The Inefficiency in American Hospitals


Lost productivity and unnecessary inpatient treatment cost American hospitals approximately $8.3 billion each year, according to a 2016 study by the Ponemon Institute. The good news is that the adoption of new technologies can lead to swift and significant savings for hospitals and improvements in patient care.

The Ponemon study found that clinicians spend on average 46 minutes each day waiting for patient data, with patient discharges taking about one and a half hours. This protracted discharge process accounts for an annual revenue loss of $3.2 billion.

The study also found that inadequate communications systems are causing doctors to spend only 45% of their time with patients. WiFi was cited as a cause of wasted time by 52% of respondents in the study, and 38% said ineffective email systems are to blame.

Interestingly, 65% of respondents said that the ability to use text messaging would likely reduce discharge times.

A smarter and safer way to manage patient records

All of these findings point towards the need for more efficient communications strategies and systems. Another solution is to use electronic medical records—a technology that received $19 billion of implementation funding as part of the Health Information Technology for Economic and Clinical Health (HITECH) Act in 2009.

Electronic medical records remove the need for much of the time-consuming communication between clinicians—an especially helpful development given that American patients are exposed to an average of 18.7 doctors during their lives.

By creating a secure, centralized source of patient information, it’s possible to speed up discharge processes, improve diagnoses (based on more accurate data) and even avoid some of the 200,000 preventable deaths in American hospitals each year.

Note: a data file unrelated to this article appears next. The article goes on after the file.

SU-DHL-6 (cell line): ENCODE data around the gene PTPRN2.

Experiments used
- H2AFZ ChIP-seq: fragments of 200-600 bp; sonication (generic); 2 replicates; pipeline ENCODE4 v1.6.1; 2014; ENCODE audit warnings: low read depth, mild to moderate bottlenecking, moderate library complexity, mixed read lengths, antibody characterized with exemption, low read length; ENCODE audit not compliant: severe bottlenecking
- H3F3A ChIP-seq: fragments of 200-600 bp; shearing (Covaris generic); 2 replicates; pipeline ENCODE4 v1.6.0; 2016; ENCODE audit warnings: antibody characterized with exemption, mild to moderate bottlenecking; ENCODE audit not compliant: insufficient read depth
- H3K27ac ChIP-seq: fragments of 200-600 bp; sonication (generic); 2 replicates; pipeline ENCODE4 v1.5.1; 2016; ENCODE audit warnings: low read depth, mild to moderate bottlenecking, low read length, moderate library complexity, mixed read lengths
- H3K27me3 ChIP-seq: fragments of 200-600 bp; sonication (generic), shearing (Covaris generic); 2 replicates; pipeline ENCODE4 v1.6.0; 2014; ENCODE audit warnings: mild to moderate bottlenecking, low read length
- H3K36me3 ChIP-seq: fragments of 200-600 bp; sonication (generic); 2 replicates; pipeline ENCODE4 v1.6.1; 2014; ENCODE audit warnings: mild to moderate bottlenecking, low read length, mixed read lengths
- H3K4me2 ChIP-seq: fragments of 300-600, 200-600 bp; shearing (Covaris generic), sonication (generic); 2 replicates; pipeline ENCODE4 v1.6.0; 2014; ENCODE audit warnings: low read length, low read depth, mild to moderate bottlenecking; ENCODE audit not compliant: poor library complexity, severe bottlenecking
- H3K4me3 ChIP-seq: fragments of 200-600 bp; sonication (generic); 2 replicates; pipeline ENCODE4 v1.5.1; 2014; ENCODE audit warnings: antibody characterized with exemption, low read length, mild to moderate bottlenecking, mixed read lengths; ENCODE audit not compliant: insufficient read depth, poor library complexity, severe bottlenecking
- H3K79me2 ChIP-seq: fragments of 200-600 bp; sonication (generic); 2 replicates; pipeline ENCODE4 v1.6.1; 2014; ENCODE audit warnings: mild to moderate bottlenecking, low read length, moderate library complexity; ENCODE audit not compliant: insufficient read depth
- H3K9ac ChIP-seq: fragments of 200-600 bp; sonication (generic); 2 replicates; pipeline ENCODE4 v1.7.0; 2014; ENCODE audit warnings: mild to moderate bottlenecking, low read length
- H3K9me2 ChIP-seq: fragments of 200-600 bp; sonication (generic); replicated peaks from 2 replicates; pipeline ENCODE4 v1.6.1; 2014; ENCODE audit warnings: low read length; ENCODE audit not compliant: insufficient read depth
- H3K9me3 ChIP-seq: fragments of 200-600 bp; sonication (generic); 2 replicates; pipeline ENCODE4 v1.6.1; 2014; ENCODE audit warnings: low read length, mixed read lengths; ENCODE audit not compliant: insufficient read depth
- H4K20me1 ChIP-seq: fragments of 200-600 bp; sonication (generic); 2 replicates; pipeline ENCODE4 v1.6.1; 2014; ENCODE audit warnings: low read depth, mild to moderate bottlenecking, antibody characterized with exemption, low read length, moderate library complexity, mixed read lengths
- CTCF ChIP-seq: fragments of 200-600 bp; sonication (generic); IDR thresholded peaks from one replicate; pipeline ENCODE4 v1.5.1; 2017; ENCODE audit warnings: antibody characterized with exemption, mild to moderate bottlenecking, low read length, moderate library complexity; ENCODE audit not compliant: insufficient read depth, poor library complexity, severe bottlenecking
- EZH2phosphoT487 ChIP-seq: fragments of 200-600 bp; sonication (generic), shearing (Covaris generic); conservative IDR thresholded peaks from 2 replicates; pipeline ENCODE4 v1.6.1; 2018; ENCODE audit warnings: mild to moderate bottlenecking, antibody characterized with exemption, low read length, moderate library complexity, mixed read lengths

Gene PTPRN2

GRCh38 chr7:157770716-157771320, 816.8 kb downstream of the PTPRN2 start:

According to a 2015 study by the National Centre for Health Statistics, 74% of physicians reported enhanced overall patient care within 30 days of adopting an electronic records management system. And 29% ordered fewer tests due to the increased availability of results from previous tests.

Moreover, a 2014 study from the American Journal of Managed Care found that the combined benefits of electronic health records enable hospitals to spend up to 10% less on each patient.

Short-term gains, long-term improvements

It’s encouraging to know that the adoption of new technologies, such as electronic health records, rapidly improves patient outcomes. Better yet, there’s clear evidence that the benefits are sustained over time, making electronic records management a cost-effective technology that quickly pays for itself. It also creates a safer hospital environment in which doctors can do what’s most important—spend time with their patients.

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